Spartan Race Training Plan
We all have made goals. I made a goal that I would learn french back in December and it is March and so far I can only say colors. So, not exactly fluent. So where did I go wrong? Why did this goal not work? Well, it is mostly because I set for myself a very board vague and non-effective goal. So how do we create an effective goal?
According to the goal master himself, Tony Robbins, there is actually a very simple formula to create a goal that you can actually achieve. The tried and true method of goal setting is known a SMART goal. An acronym SMART stands for specific, measurable, attainable, realistic, and time-bound.
So to exemplify what it means to make a SMART goal. Let’s set a really common and very vague goal of running a marathon.
Breaking It Down
Let’s start with being specific. When goal-setting, your goal must be very clear and defined not only to you but to others as well. It should be precise, detailed, and capable of answering questions instead of creating more. So, in the case of running the marathon. I want to run the San Francisco Marathon. Now I have a specific race set in mind.
On to the second step which is having your goal be measurable. This is arguably one of the most significant steps to making your goal. Because it really zeros in on what you are setting yourself out to do. So include dates, exact numbers, and amounts in your goal. To go back to the example of the marathon, it shouldn’t be, “run a marathon”. It should state a specific benchmark, by a specific time. Therefore, turning the goal into “I will run the San Francisco Marathon in two and thirty-minutes on July 24th, 2018.” If the goal is broken down into steps, each step must be measurable, as well.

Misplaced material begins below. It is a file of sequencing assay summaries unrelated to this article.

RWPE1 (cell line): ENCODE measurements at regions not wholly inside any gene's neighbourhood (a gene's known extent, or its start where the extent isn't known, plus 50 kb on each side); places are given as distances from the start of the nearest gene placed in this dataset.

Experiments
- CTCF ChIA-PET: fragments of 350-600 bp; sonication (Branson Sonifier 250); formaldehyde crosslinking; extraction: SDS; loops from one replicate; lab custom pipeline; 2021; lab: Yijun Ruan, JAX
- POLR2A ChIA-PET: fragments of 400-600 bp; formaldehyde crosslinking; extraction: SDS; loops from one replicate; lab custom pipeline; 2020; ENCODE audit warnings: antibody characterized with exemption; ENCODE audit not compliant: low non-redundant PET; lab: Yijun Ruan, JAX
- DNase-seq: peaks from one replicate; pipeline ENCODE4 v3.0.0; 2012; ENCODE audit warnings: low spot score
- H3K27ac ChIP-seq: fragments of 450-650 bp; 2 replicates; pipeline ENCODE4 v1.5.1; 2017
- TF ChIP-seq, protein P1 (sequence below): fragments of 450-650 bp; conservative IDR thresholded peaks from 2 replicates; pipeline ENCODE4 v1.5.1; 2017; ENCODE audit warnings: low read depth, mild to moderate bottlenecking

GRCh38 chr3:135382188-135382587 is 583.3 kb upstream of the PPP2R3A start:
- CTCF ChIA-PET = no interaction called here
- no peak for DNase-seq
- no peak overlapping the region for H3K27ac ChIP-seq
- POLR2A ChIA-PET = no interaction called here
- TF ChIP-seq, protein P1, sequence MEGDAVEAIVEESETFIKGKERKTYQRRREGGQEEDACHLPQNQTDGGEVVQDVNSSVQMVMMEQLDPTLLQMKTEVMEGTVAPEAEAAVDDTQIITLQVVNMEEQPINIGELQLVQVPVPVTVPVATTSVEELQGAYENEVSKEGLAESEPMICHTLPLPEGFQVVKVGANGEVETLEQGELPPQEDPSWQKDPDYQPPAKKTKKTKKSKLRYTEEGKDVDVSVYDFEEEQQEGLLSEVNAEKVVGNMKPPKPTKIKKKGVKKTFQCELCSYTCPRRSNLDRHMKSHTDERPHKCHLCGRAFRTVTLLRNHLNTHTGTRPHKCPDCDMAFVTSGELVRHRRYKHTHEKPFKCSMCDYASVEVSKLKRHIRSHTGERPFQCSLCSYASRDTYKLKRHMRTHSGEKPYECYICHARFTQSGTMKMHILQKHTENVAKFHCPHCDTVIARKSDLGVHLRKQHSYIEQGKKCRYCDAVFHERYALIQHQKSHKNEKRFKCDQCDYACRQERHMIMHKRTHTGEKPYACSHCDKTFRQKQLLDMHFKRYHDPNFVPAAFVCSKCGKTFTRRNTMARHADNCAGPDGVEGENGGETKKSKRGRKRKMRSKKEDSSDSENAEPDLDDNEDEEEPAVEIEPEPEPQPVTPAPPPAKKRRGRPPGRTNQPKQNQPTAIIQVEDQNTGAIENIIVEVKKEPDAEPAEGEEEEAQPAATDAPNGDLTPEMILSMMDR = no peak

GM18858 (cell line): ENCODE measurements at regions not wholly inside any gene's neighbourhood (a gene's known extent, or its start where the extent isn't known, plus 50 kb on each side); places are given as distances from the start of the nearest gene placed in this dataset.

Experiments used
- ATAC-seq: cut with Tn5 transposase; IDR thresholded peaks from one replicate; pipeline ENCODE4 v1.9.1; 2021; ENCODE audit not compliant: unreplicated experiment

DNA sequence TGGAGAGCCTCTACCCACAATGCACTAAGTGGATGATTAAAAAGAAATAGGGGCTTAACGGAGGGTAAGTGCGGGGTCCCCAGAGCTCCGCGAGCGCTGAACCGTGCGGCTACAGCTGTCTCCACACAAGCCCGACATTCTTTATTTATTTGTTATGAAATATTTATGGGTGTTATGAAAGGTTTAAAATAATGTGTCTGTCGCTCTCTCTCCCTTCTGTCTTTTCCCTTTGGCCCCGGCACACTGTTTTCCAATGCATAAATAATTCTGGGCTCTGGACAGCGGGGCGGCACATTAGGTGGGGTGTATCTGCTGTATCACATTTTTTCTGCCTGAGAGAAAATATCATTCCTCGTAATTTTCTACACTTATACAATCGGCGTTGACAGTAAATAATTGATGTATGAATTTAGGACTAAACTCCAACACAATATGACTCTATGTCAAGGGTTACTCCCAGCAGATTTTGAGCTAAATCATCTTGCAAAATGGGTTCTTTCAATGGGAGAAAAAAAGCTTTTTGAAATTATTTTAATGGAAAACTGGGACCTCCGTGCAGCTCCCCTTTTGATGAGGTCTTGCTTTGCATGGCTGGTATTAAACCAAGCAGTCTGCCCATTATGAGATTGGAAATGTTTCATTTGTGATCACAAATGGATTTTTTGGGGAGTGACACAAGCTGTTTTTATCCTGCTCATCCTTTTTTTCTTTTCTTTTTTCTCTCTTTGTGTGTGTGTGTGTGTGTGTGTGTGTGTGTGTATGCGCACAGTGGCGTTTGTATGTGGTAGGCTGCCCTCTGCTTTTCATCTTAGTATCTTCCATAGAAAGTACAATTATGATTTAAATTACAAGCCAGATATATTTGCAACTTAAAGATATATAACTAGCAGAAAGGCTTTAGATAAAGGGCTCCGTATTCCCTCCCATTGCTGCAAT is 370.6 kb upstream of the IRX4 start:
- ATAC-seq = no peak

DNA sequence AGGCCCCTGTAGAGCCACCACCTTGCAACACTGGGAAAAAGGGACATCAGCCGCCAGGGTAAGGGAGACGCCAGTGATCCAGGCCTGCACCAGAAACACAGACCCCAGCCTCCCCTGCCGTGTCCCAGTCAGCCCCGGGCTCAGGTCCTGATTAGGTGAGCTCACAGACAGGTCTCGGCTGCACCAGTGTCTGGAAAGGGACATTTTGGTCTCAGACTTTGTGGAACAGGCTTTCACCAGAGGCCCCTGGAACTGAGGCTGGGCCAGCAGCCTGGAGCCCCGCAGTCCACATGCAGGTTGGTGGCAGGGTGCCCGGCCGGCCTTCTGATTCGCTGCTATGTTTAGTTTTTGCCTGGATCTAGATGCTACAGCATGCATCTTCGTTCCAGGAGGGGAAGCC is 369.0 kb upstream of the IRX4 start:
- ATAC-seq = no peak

Moving onto ‘A’ which stands for attainable. Your goal must be something you can reasonably attain. You should be able to accomplish it within the constraints of time, money, environment, as well as your skills and abilities and other important factors. Did I choose a marathon that was two months away? Or have I given myself the time to train for this race appropriately so that I can reasonably attain this goal?
The notion of attainability also runs into the theme of the next step which is being realistic. Goals should be in line with the direction that you’re heading in life. Keep your goals in line with your true purpose. Don’t waste time with unrealistic goals. So, let’s say okay well I’ve only ever run a 10k so maybe let’s scale the goal back to doing a Half Marathon. This saves you from setting yourself up for failure. That’s not to say that you will never run that marathon but pushing yourself beyond what you can reasonably is one of the main drivers for simply giving up on your goal.
Lastly, the goal should be time bound. Always set specific deadlines for the completion of your goal. In the case of the marathon, it has a very clear date. However, you can also set the deadline yourself if you have goals such as lifting a certain amount or not eating sugar for a certain amount of time. Creating a target date of completion creates accountability and gives you more motivation. If you don’t achieve your goal by your specific date, that’s ok, adjust and keep moving forward. Always set a date for your goals.
So let’s look at our original goal of “run a marathon” and compare it to our SMART goal of “Running the San Francisco Half Marathon on July 24th, 2018 in two hours and thirty minutes five months from now.” Pretty different, right? With this method, you now have a clear path to what you want to accomplish. No more wandering.
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Spartan Race Training Plan